Central Asia Remains a Corruption Problem Area, While the Caucasus Registers Mixed Gains
Kazakhstan, Georgia and Azerbaijan all showed significant decreases in corruption over the past year, according to a recently published worldwide survey by a Berlin-based watchdog group. The survey also showed that Armenia's rating declined, and the rest of the Central Asian states remained near the bottom of the rankings.
Transparency International (TI), which has been measuring global corruption for over a decade, came out with its Corruption Perceptions Index for 2009 on November 17. Central Asia, according to the survey, remained a sinkhole of graft. Perhaps the only bright spot was Kazakhstan, which saw its rating rise from 2.2 in 2008 to 2.7 this year. The rating is measured on a scale from 1 to 10, where 1 is the most corrupt and 10 the least corrupt. The 2.7 score put Kazakhstan in 120th place of the 180 countries surveyed by TI this year.
The other former Soviet Central Asian states did not see their rankings change significantly in 2009 over their slots in previous years. Tajikistan's rating was 2.0, Kyrgyzstan's was 1.9 and Turkmenistan's 1.8. Uzbekistan's 1.7 put it just six places from the bottom of the table, in 174th place.
According to a TI statement, Kazakhstan's improvements was linked to "government anti-corruption efforts aimed at improving conditions for foreign direct investment along with the country's much-discussed upcoming chairmanship of the Organization for Security and Cooperation in Europe (OSCE) in 2010." It added, however, that "Kazakhstan's low ... score indicates that corruption remains systemic, with the most problematic areas being the judiciary, police, customs, property rights, land registration and construction projects."
Kazakhstan's improvement may have to do more with the type of corruption there, rather than the actual amount, said Eric McGlinchey, a Central Asia expert at George Mason University. "The Kazakhstani government is a stable, stationary bandit that extracts rents in predictable ways. Multinationals as well as local enterprises understand the rules of the game; the judiciary, police, customs, etc., are corrupt but they are predictably corrupt," he said. "In Tajikistan, Uzbekistan, Kyrgyzstan and Turkmenistan, in contrast, corruption is constant. Yet the nature of this corruption is ever changing. It's the unpredictability of this corruption that is most maddening."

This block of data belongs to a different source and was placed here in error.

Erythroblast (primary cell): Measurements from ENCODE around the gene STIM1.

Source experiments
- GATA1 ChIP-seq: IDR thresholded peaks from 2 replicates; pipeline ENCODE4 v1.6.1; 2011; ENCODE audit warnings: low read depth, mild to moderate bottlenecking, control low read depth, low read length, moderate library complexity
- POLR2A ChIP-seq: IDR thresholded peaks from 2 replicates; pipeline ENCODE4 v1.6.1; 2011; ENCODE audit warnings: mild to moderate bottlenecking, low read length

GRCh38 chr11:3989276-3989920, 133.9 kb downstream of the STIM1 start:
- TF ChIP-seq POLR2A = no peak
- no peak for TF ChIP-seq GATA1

The survey gave mixed marks to countries in the Caucasus. Georgia's ranking increased from 3.9 to 4.1, good for 66th place and the distinction of being the highest ranked country in the Caucasus and Central Asia. "There is a general consensus among Georgians and the international community that petty corruption has been reduced significantly," the TI report said. "However, concerns remain regarding high-level corruption and on corrupt practices in the judiciary. The government should focus on promoting greater transparency and public trust in agencies with an anti-corruption role, and it should ensure that related reforms are continuously monitored and assessed."
Azerbaijan's ranking increased from 1.9 to 2.3 over the last year, and the country's score might have been higher if TI had taken into account recently released data, the APA news agency in Baku quoted Fuad Alasgarov, a top anti-corruption official in the government, as saying.
"In June 2009, President Ilham Aliyev issued a decree on strengthening measures against corruption in the management of public and municipal properties. Criminal prosecution for corruption was strengthened and concrete results were achieved," he said. TI said the improved ranking was mainly "a result of the government's commitment to improve the business environment and increased general awareness about the importance of curbing corruption." The report also lauded the work of local anti-corruption non-governmental organizations in Azerbaijan for raising public awareness about problems.
Armenia's score decreased slightly over the past year, from 2.9 to 2.7. "The political and economic elite continue to exert control over the judiciary, media, business and other institutions," TI stated.
"Continued inconsistency in implementation of anti-corruption legislation, and in meeting international obligations, as well as unwillingness of the authorities to address grand corruption are among the most critical factors that contribute to continued decrease in the country's score," the watchdog group added.
The improvement in the rankings of some former Soviet states was a "surprise," said Jana Mittermaier, head of Transparency International's Brussels office, in an interview with Radio Free Europe/Radio Liberty. "The reasons for this could be that countries -- and governments in particular -- came to the conclusion that anti-corruption efforts really pay off when trying to please donors on their conditions for foreign direct investment," she said.
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